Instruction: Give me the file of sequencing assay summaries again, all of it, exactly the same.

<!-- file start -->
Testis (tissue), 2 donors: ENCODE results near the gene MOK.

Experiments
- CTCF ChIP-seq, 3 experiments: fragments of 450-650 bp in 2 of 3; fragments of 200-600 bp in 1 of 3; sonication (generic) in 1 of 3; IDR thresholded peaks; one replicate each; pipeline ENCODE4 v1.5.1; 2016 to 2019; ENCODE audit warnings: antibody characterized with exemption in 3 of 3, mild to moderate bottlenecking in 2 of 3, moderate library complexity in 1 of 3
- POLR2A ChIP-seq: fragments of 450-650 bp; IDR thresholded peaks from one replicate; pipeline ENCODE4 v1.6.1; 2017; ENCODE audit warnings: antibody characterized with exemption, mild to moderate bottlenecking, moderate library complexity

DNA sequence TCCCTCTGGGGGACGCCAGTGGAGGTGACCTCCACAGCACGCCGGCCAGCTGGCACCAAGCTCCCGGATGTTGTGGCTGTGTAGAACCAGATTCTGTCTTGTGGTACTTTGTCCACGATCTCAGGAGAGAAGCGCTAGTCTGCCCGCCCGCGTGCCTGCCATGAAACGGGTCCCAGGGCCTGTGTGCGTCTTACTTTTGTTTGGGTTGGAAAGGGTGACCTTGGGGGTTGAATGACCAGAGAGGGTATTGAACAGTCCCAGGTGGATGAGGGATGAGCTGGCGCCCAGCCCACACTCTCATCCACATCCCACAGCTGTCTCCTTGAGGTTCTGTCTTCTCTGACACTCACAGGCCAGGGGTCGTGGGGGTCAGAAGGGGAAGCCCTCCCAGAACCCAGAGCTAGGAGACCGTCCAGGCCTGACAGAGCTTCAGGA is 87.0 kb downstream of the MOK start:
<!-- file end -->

Testis (tissue), 2 donors: ENCODE results near the gene MOK.

Experiments
- CTCF ChIP-seq, 3 experiments: fragments of 450-650 bp in 2 of 3; fragments of 200-600 bp in 1 of 3; sonication (generic) in 1 of 3; IDR thresholded peaks; one replicate each; pipeline ENCODE4 v1.5.1; 2016 to 2019; ENCODE audit warnings: antibody characterized with exemption in 3 of 3, mild to moderate bottlenecking in 2 of 3, moderate library complexity in 1 of 3
- POLR2A ChIP-seq: fragments of 450-650 bp; IDR thresholded peaks from one replicate; pipeline ENCODE4 v1.6.1; 2017; ENCODE audit warnings: antibody characterized with exemption, mild to moderate bottlenecking, moderate library complexity

DNA sequence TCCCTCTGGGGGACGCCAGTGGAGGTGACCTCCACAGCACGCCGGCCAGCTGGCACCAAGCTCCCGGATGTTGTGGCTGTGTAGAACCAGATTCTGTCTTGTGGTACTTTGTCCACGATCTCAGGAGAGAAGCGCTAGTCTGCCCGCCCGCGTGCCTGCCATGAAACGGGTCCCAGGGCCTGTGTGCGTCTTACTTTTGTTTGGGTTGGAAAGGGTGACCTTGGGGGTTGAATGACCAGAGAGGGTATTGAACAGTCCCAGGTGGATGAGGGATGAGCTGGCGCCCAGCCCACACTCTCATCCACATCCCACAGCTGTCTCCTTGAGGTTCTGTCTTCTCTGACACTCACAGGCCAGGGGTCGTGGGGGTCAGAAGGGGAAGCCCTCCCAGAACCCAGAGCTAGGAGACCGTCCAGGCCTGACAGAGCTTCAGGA is 87.0 kb downstream of the MOK start: